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The importance of self-care

During the pandemic, it’s safe to say that we’ve all experienced feelings of anxiety and uncertainty to a greater or lesser extent. There’s no doubt that the situation has had an impact on the mental health of each and every one of us in some way. So, if there was ever a time to start taking (better) care of ourselves, it’s now. 

The importance of self-care

What is self-care?

Self-care is a process of doing all the essential things each of us do on a daily basis to take care of ourselves. The British Association for Counselling and Psychotherapy defines self-care as, “making a conscious effort to maintain, improve and repair your mental, emotional, physical and spiritual wellness.” (BACP, 2020, p.4).

Why is self-care so important?

If we don’t take good care of ourselves then we can’t be effective in our daily lives. Taking care of ourselves enables us to do all the things that we want to do and to be who we want to be. Caring for self therefore is not just important, it’s essential. 

Here, I share some information and resources for self-care during the pandemic;

Caring for our head (mental wellness)

Check out these eight tips for relaxation, put together by Mind: https://youtu.be/cyEdZ23Cp1E
Struggling with anxiety and stress? Have a look at the Coronavirus Anxiety Workbook from The Wellness Society: https://thewellnesssociety.org/free-coronavirus-anxiety-workbook/.
Try a Reading Well book, available via the Books on Prescription scheme: https://reading-well.org.uk/books/books-on-prescription/mental-health
Support and improve your mental wellbeing with Mind: https://www.mind.org.uk/information-support/tips-for-everyday-living/wellbeing/wellbeing/#collapse98667.

Caring for our heart (emotional wellness)

Keep a personal journal or diary to free yourself from difficult or overwhelming feelings.
Try mindfulness:  https://www.nhs.uk/conditions/stress-anxiety-depression/mindfulness/
Practice self-compassion - be kind to yourself: https://self-compassion.org/. Remember, this is not a normal situation, things will not feel normal.
Learn more about the emotional impact of Covid-19 and how to better support yourself: https://www.futurelearn.com/courses/psychological-first-aid-covid-19.

Caring for our body (physical wellness)

Make time to eat well, and regularly. 
Try to get good quality sleep: https://www.nhs.uk/oneyou/every-mind-matters/sleep/.
Exercise, it stimulates endorphins for an instant mood fix.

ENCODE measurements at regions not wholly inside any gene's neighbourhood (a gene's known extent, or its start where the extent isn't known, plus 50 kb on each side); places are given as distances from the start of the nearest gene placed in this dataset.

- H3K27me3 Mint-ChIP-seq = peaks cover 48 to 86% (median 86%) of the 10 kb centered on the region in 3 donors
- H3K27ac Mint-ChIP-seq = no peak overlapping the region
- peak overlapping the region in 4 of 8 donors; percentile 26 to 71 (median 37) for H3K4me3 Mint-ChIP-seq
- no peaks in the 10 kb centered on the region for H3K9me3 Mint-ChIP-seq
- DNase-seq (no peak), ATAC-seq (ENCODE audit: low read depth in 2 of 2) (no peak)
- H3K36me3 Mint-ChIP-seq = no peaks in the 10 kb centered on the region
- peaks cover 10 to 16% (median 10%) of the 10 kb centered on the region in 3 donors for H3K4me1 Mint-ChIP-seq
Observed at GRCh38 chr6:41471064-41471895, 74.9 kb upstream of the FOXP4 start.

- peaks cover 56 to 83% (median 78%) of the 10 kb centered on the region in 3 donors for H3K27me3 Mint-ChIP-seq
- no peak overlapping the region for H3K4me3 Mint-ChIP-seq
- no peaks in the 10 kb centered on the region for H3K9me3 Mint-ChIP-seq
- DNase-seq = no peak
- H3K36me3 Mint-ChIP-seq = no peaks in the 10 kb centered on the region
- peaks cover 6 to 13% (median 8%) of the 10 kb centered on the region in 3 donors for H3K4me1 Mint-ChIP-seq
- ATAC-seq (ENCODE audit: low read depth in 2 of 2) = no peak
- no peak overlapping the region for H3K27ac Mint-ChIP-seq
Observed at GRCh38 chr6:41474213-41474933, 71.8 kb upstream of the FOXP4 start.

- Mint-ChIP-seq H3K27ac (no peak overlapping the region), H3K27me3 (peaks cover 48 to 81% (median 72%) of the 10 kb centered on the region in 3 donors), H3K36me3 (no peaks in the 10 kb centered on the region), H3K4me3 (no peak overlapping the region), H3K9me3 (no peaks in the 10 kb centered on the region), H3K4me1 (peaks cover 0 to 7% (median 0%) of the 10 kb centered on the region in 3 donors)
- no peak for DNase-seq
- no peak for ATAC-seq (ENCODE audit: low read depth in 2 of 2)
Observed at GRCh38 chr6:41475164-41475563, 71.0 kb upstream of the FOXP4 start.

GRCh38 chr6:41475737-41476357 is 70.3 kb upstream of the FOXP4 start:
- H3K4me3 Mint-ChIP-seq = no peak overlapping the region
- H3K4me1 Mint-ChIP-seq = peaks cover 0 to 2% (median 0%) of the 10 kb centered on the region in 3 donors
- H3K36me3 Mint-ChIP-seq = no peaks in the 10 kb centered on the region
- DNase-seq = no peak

Make time to make (and keep) medical appointments.
Think about your physical environment, surround yourself with things you love, or alternatively, have a declutter. 

Caring for our soul (spiritual wellness)

Think about what gives you meaning and purpose in life, and how you can engage with this.
Try meditation, download the Headspace app: https://www.headspace.com/headspace-meditation-app
Listen to your favourite music.
Immerse yourself in nature.
Read a good book. “Reading gives us someplace to go when we have to stay where we are” (Mason Cooley).

Caring for our self-in-relation (relational wellness)

Maintain your human connections with others (this can be really important if you find yourself isolated or alone). 
Focus on nurturing those relationships in your life that are caring and supportive.
If you can’t be with significant others in person, get together virtually.

Remember, self-care is an ongoing process - it can, and will, change over time - and everyone’s way of looking after themselves is different. If you’re struggling to find what works for you, think about how you managed difficult or stressful times in the past, what did you do to cope?

For lots more self-care resources and information, visit Blurt: https://www.blurtitout.org/resource/self-care-info/

 

 

References
British Association for Counselling and Psychotherapy (2020). Self-care for the counselling professions. Good Practice in Action 088: Fact Sheet Resource. 

 

About the Author

Dr Nina Martin

Nina is a Senior Lecturer in the Psychology Group. Nina is a Chartered Psychologist (CPsychol), an Associate Fellow of the British Psychological Society (AFBPsS) and a Fellow of the Higher Education Academy (FHEA). Nina is also a practicing Psychotherapist.

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